#7

@P1start What is the fundamental difference in terms of explicitness between free functions and methods?

let x = get_non_copyable_type();
x.foo(); // Under the current rules, am I going to be able to
        // use `x` after this call? Does foo mutate x? Note, that methods are much more common than free functions in Rust.

The argument about preferable explicitness doesn’t sound very convincing after realizing the amount of referencing, slicing and similar operations hidden under the autoderef or things like BorrowFrom. Every time something explicit becomes too common, people find a way to sweep it under the carpet. So, maybe this particular case shouldn’t have been (I hope it’s the correct tense, I’ve selected it randomly) made explicit from the beginning? But anyway, solving this problem cleanly (especially in generics) would probably require some serious changes to the language like introducing non-first-class references, so we will likely have to live with the current rules.


#8

A couple of other thoughts with regards to this ‘hiding parameter move into function’ point.

  • The whole thing with parameter passing maybe passing by value (with a copy) and maybe moving (with invalidation of the source), depending on the type of the parameter, actually seems a bit odd to me.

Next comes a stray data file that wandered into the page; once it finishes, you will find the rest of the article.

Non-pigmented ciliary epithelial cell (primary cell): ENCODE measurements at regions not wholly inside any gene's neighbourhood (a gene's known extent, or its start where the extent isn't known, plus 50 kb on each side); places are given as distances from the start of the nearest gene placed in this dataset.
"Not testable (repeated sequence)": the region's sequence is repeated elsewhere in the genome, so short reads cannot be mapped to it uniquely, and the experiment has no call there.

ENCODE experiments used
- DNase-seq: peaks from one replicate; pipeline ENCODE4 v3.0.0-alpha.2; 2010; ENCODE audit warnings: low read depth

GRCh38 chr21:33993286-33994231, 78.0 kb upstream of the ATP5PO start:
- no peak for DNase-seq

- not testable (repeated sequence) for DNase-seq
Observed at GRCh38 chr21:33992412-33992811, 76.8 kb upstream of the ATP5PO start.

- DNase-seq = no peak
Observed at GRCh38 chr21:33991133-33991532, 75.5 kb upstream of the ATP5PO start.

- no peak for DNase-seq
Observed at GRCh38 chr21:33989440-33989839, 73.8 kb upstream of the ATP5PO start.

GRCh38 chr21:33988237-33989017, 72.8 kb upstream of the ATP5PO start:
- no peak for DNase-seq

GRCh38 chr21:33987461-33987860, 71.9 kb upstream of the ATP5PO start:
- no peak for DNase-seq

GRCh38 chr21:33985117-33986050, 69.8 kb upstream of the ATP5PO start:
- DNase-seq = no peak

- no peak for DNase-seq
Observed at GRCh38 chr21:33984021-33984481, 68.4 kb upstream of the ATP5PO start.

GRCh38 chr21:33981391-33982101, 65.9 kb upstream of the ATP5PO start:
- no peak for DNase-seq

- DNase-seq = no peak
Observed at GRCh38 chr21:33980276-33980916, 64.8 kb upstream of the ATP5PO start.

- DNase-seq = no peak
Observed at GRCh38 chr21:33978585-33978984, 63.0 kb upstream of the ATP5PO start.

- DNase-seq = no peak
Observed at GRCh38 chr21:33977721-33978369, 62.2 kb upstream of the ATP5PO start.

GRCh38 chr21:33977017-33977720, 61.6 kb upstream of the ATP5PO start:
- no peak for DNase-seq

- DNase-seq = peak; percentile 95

• (Seems like this has a lot of potential for confusion when writing generic stuff. I think I’d prefer to specify one of these parameter passing semantics and have this applied consistently to all types, with an error where it can’t be applied.)
  • But in terms of this specific discussion, I don’t think that the possibility for something to be moved into a function, without this being clearly visible in the calling code, actually bothers me too much in practice. Normally I would hope that there would be some kind of clue about this in the function name, but if not then the great thing about Rust is that it tells you about this kind of issue (attempt to use moved value) very clearly as soon as you try and compile your code, and then there is usually a pretty clear trail to follow chase down what is going on…